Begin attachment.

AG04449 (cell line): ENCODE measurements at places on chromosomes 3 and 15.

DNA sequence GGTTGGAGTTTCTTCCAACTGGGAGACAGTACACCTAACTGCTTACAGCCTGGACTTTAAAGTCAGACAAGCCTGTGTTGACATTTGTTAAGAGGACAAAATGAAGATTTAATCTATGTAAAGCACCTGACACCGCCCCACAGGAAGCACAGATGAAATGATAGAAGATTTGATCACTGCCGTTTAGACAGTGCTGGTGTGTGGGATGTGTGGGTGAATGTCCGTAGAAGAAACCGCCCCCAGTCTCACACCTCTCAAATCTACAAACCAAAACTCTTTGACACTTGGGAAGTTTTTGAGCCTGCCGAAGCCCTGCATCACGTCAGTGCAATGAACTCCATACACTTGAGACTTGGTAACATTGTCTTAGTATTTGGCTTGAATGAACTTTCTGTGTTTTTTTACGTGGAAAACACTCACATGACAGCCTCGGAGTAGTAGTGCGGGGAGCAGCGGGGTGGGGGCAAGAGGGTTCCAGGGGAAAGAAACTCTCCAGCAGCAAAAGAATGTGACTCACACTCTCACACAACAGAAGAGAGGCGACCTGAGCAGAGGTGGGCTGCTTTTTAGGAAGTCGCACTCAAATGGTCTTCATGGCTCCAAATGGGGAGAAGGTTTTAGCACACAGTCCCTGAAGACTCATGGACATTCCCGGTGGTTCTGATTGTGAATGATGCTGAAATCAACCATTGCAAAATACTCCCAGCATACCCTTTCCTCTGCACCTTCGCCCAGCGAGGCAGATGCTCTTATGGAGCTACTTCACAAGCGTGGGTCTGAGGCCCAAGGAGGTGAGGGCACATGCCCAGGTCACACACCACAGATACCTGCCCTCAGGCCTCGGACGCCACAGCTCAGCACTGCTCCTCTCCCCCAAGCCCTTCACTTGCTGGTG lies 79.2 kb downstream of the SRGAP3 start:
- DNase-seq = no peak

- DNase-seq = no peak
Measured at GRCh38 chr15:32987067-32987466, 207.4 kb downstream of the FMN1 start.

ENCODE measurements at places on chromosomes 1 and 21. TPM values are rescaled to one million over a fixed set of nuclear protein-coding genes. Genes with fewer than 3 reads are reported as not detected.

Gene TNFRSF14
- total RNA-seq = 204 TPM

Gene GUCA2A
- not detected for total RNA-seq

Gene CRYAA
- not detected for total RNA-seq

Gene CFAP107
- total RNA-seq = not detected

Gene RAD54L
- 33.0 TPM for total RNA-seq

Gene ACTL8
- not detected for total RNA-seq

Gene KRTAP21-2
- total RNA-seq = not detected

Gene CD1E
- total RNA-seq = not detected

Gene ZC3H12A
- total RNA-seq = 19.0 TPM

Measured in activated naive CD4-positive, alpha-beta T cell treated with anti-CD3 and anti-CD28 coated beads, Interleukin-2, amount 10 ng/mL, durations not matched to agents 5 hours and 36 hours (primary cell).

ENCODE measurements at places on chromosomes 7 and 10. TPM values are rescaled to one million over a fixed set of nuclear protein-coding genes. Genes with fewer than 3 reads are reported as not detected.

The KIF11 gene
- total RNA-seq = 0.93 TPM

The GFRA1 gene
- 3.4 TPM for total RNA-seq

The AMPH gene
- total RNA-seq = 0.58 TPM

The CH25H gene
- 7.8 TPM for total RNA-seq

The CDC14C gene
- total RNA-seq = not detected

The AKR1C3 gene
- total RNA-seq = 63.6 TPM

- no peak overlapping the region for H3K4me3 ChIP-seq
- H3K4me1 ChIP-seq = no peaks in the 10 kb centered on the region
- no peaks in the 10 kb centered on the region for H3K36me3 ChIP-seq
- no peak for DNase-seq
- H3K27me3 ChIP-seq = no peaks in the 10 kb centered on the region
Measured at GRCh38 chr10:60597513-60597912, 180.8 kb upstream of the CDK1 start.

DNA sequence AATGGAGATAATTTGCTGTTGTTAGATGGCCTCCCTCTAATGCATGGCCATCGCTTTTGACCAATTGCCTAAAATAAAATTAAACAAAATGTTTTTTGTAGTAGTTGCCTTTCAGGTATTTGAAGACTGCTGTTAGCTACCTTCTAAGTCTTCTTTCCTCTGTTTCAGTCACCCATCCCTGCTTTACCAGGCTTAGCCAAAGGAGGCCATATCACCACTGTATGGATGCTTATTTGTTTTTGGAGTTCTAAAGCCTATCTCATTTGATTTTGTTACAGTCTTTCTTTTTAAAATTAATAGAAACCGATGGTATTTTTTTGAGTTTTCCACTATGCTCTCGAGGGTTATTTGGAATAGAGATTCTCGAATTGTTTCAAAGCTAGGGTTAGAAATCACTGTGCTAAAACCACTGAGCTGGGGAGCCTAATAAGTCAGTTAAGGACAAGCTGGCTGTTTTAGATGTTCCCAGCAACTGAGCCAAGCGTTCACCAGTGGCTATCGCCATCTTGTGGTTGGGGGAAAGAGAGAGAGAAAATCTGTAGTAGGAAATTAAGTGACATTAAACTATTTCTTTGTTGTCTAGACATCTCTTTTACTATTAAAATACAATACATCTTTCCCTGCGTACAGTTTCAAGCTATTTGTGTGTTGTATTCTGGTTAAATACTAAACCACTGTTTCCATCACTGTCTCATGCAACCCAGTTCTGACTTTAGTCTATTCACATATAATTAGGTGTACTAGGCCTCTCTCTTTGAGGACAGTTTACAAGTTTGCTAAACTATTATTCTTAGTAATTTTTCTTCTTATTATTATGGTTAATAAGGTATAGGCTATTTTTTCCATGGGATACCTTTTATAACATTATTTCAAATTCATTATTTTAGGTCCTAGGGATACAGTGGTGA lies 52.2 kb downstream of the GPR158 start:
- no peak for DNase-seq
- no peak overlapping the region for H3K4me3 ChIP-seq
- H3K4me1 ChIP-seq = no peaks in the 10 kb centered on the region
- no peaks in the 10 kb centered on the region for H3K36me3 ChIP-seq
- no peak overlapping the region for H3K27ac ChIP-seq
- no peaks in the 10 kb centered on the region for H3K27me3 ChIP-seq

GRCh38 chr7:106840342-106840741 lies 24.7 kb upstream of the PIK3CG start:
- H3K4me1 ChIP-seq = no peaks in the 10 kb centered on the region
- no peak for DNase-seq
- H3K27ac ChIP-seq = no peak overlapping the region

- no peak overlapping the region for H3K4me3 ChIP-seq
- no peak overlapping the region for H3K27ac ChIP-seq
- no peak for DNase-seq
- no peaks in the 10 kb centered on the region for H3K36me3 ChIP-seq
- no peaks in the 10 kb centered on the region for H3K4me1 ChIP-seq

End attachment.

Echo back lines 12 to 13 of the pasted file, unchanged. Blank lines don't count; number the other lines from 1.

- not detected for total RNA-seq

Gene CFAP107